It’s worth noting that expectations vary widely: publishers of academic monographs will look on sales of a few thousand as a success, while publishers of textbooks will be looking to sell ten times that. Fiction publishers are hoping for million-sellers, though obviously they don’t expect that of every book. (I don’t have a great idea of the volume that small-scale fiction and non-fiction publishers sell or hope to sell.) 

Every publisher is taking a gamble on each book: they hope for a big seller, and endure the duds.  At some level, a book proposal’s purpose is nothing more than to convince the publisher’s representative that there is a decent chance of having a big seller and small chance of having a dud.  Those two conditions are dependent on the size of audience: who is going to buy the book? How likely are they to buy it? If there is a huge potential audience (e.g., fans of vampire fiction), then only a small portion of that audience need buy to justify a book’s costs of production. If there is a small potential audience (e.g., scholars interested in some esoteric theory), then a lot of those people need to buy to justify costs.  These concerns should be central to your book proposal.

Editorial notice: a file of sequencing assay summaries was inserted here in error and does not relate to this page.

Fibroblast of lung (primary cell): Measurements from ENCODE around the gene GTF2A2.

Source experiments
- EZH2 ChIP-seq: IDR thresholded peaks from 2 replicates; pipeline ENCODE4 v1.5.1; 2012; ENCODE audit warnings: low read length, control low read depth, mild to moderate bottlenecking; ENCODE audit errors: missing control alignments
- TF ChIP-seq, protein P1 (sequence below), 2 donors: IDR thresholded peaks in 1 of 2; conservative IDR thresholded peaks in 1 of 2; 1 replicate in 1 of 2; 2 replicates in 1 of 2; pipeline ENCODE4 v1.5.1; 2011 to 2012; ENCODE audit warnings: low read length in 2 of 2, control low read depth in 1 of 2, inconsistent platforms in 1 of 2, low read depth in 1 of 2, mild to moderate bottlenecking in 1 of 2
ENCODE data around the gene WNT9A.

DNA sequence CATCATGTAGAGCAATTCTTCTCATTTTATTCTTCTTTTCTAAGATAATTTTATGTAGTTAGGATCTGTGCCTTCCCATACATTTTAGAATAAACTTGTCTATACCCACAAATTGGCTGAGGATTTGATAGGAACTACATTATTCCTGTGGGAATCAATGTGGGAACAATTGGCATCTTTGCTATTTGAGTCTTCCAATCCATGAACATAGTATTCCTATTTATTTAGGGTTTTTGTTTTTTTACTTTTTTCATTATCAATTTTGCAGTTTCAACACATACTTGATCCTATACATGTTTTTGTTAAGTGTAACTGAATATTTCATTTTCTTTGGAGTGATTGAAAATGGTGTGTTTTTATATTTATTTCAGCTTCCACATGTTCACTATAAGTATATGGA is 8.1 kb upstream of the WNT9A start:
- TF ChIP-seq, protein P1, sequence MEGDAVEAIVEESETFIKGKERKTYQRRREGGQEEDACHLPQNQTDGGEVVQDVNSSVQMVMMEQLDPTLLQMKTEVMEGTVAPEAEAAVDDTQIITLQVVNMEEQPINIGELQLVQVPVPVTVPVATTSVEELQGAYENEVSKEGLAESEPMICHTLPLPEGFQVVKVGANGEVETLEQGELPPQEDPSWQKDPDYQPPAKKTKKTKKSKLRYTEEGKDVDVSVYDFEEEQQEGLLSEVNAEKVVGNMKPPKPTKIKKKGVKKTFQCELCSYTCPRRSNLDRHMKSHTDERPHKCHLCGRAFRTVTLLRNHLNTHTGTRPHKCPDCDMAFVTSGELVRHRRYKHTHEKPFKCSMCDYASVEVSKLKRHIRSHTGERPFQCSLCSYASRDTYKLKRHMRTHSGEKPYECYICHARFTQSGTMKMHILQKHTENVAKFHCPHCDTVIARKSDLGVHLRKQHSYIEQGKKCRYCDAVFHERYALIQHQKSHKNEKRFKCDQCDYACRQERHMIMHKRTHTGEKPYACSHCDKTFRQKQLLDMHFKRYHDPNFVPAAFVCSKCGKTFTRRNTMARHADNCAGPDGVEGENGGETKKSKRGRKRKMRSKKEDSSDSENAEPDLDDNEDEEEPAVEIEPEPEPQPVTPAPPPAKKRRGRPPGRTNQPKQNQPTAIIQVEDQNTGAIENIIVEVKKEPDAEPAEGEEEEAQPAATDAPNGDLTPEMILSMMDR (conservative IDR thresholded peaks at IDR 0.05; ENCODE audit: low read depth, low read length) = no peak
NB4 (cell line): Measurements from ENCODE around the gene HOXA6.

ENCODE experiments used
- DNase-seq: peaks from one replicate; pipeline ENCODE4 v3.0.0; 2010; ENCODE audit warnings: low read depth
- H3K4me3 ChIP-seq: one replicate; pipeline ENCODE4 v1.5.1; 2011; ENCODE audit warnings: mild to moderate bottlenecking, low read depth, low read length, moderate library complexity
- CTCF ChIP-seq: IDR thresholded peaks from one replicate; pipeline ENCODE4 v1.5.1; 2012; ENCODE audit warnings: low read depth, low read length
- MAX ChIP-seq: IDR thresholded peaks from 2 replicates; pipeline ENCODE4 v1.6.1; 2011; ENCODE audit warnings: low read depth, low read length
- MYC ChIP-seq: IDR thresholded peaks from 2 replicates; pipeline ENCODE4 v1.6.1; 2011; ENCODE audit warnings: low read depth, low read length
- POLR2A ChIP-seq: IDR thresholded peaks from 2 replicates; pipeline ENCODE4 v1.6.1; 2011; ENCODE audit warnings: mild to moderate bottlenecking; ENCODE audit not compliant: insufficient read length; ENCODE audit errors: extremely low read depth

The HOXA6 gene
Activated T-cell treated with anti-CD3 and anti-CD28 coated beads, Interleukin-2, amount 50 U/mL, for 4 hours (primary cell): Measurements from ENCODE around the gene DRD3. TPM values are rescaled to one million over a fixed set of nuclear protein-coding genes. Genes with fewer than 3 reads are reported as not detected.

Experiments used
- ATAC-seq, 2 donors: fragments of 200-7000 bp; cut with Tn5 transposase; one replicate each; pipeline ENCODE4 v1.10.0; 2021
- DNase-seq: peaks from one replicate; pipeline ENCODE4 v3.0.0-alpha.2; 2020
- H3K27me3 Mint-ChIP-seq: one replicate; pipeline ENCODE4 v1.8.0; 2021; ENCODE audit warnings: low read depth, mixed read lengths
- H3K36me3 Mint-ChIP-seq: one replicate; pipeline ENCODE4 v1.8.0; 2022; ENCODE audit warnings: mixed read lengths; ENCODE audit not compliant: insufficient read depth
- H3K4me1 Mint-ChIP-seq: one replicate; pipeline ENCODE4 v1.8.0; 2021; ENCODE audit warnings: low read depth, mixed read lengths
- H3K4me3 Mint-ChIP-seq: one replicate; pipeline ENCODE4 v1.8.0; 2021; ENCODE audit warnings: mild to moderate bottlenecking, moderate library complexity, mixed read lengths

I imagine that most writers find it easier to describe the content of their books than to describe the audience who will buy it or the market to which it will be sold. But if you’re writing a proposal for an editor or agent, sales potential for a given audience is what they really want to know.  If your proposal doesn’t tell them that, the chance that they will accept your proposal decreases.